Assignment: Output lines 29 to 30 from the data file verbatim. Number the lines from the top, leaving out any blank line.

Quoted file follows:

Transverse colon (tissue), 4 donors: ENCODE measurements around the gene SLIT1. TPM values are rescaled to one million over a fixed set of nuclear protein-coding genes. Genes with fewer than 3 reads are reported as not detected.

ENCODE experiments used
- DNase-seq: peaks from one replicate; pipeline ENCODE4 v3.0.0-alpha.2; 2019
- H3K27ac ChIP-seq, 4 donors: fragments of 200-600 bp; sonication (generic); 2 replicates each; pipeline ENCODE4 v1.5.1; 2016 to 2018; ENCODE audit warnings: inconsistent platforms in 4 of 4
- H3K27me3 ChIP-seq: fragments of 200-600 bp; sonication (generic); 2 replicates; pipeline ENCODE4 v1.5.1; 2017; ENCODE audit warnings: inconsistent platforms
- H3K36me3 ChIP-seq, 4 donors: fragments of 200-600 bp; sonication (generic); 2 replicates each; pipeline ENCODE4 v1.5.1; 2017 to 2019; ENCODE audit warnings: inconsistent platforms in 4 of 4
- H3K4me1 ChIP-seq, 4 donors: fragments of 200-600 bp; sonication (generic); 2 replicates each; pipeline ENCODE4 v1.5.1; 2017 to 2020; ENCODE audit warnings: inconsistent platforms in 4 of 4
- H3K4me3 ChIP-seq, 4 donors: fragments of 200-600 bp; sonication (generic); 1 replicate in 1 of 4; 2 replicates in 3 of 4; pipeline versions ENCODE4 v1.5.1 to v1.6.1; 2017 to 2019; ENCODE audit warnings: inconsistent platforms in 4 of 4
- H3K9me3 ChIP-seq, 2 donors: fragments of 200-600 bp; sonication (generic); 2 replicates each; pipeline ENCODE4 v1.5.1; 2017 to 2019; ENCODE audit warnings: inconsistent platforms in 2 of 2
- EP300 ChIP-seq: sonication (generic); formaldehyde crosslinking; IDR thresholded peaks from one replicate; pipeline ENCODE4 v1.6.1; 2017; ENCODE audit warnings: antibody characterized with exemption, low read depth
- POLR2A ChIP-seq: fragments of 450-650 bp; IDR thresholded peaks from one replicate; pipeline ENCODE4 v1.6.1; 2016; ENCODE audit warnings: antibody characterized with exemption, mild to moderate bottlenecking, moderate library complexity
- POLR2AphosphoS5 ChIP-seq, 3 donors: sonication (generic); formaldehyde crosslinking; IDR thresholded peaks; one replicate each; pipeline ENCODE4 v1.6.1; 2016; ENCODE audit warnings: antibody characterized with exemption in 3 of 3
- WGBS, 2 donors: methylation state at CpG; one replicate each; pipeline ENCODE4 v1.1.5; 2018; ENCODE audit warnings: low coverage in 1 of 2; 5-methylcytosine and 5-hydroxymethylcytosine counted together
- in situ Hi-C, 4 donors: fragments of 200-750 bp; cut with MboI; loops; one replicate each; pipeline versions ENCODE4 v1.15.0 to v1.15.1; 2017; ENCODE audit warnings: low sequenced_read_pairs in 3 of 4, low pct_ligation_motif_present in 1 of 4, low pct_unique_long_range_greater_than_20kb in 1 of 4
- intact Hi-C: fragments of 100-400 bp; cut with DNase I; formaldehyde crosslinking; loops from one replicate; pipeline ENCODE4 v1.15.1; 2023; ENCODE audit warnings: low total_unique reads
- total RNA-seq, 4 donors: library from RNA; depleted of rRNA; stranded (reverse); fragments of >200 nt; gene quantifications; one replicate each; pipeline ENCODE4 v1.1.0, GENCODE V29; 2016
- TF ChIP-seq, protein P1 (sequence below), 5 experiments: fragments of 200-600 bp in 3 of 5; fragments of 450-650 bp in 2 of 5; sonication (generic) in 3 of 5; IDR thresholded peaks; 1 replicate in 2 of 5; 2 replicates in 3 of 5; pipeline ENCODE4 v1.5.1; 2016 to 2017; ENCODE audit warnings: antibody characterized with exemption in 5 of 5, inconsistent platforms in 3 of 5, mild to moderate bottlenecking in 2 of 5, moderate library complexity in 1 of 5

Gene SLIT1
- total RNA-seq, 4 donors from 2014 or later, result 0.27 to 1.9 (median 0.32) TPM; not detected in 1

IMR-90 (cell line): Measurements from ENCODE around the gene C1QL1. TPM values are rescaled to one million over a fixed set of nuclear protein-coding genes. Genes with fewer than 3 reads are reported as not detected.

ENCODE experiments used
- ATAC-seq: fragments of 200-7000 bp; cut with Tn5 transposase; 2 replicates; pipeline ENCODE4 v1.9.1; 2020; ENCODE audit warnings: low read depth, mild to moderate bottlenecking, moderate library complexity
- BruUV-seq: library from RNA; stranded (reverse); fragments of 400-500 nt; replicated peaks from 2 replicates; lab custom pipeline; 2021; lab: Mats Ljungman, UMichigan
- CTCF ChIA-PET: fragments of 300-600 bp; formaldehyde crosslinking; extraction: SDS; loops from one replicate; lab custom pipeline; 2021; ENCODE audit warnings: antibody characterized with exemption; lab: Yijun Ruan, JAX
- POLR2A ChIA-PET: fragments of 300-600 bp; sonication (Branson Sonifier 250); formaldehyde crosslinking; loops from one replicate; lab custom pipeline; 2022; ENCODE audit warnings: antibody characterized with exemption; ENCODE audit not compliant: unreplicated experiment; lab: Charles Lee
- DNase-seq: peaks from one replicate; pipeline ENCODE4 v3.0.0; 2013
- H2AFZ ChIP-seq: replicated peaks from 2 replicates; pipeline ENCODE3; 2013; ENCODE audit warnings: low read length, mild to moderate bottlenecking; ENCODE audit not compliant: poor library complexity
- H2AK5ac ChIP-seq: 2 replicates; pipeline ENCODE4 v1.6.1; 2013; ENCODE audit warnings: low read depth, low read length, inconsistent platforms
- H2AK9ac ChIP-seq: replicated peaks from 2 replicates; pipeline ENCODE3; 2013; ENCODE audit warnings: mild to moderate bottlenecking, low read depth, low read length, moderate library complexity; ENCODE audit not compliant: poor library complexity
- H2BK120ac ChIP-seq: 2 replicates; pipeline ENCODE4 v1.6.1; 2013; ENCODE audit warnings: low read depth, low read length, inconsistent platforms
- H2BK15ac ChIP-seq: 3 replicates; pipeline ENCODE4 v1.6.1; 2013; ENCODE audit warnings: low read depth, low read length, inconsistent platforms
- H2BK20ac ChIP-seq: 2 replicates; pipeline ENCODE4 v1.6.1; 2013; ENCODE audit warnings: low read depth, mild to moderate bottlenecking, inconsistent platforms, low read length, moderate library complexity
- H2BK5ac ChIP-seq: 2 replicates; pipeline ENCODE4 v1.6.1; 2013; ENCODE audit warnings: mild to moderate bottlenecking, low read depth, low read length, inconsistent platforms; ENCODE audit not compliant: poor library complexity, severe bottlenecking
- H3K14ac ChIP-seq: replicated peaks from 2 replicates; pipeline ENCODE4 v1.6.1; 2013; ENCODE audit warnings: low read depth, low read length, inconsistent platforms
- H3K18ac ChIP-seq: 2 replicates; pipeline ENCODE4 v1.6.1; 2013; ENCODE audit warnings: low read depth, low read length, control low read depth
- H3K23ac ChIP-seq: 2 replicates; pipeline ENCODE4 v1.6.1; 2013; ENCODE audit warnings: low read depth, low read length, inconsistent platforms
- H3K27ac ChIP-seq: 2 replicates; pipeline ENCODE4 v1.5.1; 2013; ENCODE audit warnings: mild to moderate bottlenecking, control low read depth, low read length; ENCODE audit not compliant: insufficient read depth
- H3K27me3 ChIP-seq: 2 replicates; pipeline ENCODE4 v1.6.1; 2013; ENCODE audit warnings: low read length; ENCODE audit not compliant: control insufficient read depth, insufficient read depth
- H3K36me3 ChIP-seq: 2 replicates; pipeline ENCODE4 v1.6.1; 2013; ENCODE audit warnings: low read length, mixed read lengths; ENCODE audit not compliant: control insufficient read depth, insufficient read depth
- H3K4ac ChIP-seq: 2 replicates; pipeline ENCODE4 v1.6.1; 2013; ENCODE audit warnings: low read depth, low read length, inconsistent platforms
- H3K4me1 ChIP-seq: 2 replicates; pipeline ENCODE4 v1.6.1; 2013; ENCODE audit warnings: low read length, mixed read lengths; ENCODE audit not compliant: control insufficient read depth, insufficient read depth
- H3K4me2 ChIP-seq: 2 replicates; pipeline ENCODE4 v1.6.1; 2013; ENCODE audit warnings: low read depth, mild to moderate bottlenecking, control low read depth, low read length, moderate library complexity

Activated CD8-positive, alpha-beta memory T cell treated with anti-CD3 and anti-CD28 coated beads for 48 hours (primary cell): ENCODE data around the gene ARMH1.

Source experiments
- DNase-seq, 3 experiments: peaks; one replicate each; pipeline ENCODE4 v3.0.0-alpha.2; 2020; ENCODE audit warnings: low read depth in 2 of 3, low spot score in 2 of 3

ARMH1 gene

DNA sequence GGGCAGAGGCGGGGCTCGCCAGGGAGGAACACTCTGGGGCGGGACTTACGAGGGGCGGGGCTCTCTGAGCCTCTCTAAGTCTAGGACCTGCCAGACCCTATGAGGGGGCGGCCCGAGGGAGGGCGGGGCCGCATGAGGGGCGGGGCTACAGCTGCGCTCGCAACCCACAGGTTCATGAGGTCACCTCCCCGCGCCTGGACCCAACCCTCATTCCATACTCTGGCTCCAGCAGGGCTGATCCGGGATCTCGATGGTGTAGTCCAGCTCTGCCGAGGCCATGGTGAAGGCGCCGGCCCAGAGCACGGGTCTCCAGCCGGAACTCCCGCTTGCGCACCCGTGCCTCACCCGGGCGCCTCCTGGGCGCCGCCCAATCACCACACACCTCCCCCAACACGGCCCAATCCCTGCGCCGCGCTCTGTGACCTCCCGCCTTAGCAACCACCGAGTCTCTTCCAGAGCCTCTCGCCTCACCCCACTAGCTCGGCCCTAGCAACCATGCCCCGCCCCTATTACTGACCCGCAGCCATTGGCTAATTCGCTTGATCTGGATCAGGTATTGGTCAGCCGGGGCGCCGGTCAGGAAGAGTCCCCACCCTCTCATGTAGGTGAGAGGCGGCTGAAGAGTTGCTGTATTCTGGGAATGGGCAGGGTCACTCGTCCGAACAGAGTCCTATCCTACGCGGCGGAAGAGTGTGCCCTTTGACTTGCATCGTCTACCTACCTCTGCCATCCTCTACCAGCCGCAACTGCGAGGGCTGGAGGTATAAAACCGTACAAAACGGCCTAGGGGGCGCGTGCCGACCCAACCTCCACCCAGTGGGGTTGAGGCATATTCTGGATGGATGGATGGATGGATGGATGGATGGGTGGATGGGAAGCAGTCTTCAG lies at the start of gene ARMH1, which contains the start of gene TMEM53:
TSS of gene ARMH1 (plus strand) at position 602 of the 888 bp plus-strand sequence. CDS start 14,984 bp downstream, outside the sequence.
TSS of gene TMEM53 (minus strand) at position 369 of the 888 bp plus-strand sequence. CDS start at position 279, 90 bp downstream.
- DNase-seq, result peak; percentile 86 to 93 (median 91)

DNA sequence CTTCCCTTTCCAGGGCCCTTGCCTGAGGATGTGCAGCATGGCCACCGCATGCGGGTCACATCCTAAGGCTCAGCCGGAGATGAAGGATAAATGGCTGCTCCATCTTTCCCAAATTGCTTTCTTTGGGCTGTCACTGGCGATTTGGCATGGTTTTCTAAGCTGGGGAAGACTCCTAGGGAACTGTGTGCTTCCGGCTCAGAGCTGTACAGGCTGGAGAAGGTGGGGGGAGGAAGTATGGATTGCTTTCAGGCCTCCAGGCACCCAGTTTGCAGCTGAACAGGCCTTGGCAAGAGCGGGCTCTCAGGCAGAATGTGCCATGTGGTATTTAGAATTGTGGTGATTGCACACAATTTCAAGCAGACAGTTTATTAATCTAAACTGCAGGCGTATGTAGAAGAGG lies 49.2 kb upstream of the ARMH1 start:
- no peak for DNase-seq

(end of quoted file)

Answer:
- H2AK9ac ChIP-seq: replicated peaks from 2 replicates; pipeline ENCODE3; 2013; ENCODE audit warnings: mild to moderate bottlenecking, low read depth, low read length, moderate library complexity; ENCODE audit not compliant: poor library complexity
- H2BK120ac ChIP-seq: 2 replicates; pipeline ENCODE4 v1.6.1; 2013; ENCODE audit warnings: low read depth, low read length, inconsistent platforms